The main reason to register a trade mark is the easy protection of your rights. If someone misuses your trade mark, you can protect it without any evidence other than the fact of your registration and the proof of another company using your logo. In contrast, a trial connected to the misuse of an unregistered trade mark can last for months and will require you to prove your reputation, goodwill and the harm done to your business. Therefore, it only makes sense to hold off on registering your trade mark only if you think the potential damage is highly unlikely.
Osome’s competitor has recently used our company name in its Google ad:
Let us imagine we did not have registration. For the potential trial to become justified, this Google ad would have needed to generate lots of leads at our expense and to link to a landing page looking like Osome’s website that would deceive potential clients. Proving either economic or reputational damage in court would have been quite complicated and we would just have had to live with the ad. But that was not the case for us.
Protecting the rights of a registered trade mark is quite simple. All the company had to do is file a complaint with Google. If there had been any consequences from this ad such as unhappy clients blaming us for another company’s mistakes, we could have taken legal action.
This does not mean you have to rush and register your trademark. It just means that you should carefully weigh all the risks and benefits. If you have an ordinary startup, you may consider investing in development at this stage instead of registering a trade mark.
However, there are cases when it makes sense to start registration right away:
- You are popular among customers and suspect that competitors are likely to take advantage of your brand.
- The misuse of your trade mark becomes frequent and is detrimental to your reputation. At some point, registration will be cheaper than having lawyers protect your unregistered mark in court for months.
- You want to take the most suitable and obvious trade mark for a certain business type before competitors do. For example, Coffee Point for a coffee shop.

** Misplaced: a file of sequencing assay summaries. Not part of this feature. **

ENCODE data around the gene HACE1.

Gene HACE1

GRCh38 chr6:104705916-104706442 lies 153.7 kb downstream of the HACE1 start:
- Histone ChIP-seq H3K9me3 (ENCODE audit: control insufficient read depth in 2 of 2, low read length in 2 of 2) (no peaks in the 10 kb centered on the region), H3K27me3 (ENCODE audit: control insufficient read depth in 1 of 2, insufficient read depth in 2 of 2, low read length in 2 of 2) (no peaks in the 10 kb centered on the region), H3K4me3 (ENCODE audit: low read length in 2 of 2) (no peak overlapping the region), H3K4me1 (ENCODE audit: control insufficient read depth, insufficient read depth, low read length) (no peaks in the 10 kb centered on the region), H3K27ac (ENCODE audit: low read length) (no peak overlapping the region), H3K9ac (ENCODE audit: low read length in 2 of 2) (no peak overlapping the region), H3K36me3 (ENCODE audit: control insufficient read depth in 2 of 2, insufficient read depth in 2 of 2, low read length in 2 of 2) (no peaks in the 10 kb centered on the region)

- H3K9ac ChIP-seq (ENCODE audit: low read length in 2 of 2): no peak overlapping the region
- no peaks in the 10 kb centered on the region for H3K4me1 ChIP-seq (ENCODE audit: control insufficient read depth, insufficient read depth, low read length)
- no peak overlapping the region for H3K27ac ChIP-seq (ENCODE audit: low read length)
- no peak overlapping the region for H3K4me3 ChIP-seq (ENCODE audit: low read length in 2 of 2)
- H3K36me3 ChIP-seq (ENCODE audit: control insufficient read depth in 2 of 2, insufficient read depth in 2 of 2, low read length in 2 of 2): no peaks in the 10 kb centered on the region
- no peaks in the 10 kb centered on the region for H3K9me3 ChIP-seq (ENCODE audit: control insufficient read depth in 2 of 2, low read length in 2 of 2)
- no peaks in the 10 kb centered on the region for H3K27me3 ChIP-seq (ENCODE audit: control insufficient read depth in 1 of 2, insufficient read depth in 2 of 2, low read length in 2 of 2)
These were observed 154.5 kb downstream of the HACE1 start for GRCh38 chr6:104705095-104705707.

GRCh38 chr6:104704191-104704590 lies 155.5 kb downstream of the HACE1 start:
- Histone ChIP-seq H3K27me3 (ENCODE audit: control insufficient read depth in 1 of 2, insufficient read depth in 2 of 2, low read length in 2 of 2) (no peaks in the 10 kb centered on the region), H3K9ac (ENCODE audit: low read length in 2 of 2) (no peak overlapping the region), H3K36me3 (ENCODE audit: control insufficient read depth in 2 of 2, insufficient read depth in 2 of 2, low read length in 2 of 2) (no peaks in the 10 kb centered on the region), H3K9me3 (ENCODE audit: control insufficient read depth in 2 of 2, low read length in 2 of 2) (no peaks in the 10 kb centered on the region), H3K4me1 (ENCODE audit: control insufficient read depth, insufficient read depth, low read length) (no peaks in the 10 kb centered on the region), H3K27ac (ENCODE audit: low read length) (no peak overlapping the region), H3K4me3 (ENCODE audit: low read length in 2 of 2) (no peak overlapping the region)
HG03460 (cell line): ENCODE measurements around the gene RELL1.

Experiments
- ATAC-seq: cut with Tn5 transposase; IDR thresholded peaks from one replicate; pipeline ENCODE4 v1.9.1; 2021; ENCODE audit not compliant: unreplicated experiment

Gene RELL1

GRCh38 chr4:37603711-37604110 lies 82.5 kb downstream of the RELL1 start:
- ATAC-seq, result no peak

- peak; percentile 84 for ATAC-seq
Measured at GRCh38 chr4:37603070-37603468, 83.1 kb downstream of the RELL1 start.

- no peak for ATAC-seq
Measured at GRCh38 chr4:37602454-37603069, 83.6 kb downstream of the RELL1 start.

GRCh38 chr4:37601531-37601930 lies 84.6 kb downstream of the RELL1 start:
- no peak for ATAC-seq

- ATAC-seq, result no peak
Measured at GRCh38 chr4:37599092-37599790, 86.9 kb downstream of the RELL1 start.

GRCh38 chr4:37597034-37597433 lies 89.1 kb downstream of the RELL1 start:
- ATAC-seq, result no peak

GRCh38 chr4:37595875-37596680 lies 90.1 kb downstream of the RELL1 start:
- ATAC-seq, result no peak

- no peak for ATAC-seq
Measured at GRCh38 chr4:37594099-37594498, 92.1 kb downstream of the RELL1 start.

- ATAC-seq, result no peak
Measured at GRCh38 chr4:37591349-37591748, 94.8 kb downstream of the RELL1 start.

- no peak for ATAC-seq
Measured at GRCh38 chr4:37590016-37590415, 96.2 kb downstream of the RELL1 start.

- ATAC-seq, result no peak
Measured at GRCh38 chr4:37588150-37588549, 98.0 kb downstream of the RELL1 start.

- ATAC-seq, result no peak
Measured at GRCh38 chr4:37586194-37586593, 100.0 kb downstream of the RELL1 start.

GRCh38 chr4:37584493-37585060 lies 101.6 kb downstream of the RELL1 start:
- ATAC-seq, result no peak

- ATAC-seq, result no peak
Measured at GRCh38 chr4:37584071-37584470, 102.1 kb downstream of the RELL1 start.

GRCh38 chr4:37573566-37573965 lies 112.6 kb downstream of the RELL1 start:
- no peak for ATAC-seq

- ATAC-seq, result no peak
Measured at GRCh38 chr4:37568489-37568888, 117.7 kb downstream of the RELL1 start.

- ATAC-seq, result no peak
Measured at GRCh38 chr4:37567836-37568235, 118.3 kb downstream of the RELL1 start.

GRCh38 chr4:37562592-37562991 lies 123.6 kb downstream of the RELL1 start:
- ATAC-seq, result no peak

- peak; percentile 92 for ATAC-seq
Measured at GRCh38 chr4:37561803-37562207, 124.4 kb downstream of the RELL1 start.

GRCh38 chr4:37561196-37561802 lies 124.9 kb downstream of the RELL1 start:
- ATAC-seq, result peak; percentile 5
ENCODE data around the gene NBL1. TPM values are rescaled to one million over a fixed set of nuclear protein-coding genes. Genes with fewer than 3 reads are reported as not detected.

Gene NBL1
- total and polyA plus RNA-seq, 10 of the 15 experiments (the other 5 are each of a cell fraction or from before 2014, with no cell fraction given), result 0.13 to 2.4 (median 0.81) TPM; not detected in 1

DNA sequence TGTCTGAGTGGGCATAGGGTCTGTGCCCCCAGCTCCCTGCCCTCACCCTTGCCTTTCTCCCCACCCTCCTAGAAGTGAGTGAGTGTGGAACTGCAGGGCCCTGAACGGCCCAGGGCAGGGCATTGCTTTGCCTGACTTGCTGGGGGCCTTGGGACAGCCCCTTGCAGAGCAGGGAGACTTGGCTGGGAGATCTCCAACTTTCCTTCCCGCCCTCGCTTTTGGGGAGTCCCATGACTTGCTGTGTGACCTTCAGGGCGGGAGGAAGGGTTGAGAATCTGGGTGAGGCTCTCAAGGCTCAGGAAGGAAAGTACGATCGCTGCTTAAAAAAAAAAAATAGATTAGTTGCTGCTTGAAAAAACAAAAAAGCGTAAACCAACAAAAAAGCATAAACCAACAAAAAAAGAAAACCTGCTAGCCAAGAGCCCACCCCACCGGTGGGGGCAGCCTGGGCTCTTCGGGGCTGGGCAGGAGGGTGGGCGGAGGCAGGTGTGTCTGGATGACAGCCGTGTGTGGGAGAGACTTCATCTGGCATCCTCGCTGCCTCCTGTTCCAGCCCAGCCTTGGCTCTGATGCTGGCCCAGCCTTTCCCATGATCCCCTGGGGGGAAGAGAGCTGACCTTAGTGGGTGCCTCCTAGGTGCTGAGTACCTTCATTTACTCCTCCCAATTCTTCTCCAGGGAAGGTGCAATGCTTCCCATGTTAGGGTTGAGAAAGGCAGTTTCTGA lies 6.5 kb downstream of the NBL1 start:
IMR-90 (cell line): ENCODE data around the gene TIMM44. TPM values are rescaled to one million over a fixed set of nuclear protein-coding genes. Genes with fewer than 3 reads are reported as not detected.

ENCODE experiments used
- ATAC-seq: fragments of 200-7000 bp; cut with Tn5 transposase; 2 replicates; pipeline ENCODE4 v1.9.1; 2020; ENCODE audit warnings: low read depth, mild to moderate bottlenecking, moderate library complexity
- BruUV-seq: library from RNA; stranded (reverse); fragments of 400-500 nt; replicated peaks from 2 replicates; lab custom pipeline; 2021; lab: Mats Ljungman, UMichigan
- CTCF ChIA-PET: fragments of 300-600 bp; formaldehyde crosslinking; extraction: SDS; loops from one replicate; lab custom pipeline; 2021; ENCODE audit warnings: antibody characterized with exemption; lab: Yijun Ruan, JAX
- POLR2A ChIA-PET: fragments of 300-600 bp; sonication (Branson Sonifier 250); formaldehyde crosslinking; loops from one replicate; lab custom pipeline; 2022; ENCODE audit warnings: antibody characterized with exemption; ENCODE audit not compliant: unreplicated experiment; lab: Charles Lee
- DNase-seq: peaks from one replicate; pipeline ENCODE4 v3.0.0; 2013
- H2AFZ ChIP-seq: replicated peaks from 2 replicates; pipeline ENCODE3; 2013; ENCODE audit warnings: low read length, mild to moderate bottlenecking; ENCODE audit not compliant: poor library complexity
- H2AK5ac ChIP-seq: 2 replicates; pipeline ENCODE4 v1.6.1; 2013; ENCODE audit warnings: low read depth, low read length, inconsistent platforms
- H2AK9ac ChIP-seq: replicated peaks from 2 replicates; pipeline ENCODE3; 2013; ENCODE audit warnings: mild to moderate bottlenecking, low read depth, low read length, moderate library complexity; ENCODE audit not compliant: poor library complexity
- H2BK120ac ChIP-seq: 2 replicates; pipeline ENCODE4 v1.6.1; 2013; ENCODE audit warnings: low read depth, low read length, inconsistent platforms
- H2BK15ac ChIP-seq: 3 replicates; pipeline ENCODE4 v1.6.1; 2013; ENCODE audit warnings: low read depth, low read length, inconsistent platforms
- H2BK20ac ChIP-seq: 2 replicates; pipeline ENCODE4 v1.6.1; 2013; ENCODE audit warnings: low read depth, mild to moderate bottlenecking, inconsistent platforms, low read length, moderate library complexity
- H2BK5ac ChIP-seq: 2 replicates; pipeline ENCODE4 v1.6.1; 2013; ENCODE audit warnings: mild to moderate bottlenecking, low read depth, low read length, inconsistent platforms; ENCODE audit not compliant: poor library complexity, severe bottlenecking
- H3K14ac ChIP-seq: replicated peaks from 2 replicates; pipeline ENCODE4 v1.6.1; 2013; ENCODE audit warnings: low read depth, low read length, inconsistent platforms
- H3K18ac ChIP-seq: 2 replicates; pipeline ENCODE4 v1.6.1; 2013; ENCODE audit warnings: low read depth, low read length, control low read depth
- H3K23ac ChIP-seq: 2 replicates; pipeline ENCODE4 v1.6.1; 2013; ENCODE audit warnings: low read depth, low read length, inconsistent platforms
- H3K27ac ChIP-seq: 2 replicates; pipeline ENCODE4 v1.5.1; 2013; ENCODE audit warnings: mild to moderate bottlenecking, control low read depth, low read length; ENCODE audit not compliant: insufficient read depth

How to escape infringements?
Don’t stop using a trade mark. To make your trade mark be associated with specific goods and services use it wherever possible: websites, advertisements, labels, etc. If you don’t use a trademark at all for 5 years, any interested party can apply for its removal from the register.
Do not describe products by the means of a trademark, use it in its proper context. Otherwise, the trade mark can be transformed into a generic word and will be available to everyone.
|Fix papers with the clear tape “Scotch”.||Fix papers with Scotch tape.|
|Use “Google” to find the definition of the word.||Google the definition of the word.|
Don’t miss the deadlines for registration renewal. Registration is valid only for 10 years, then you have to renew it.
Don’t use ® with an unregistered trade mark even if you have already applied for registration. Also, don’t use this symbol for goods and services, if a trade mark is registered for other classes of goods and services. It is called false representation. Both cases are criminal offences.
How can I transfer a trade mark?
A trade mark can be a valuable asset. A registered trade mark is intellectual property and as the owner, you get full control of it. Not only can you be sure no one will take unfair advantage of your trade mark, but you can earn additional money when transferring it. You can either sell a trade mark or grant a license to someone to use it.
Selling a trade mark is almost the same as selling other property, except for the obligation to register the deal with IPOS. Such a deal usually follows the acquisition of a company as a whole.
On the other hand, licensing is a way to expand your business. You can issue a general or a limited license, which applies to some of your goods and services. License agreements are not mandatory to register, but we recommend following the procedure. That way customers and partners will be aware that the licensee is using your trade mark legally and can be trusted.
To sum up
- A trade mark can be anything as long as it is graphically represented, distinctive, not offensive, not identical to or similar to existing marks and doesn’t interfere with anyone's rights.
- There are specific kinds of trademarks for multiple uses of association members, for certification of certain characteristics of the products and for authorities identification.
- Every trading business needs a trade mark, but only mature and valuable companies are likely to register it.
- Unregistered marks are also protected by the law, but to a lesser degree then registered ones.
- Well-known trade marks can not be used by unauthorized companies even if these brands aren’t represented on the market in Singapore.
- Proper use of a trade mark is the best way to protect it against infringements.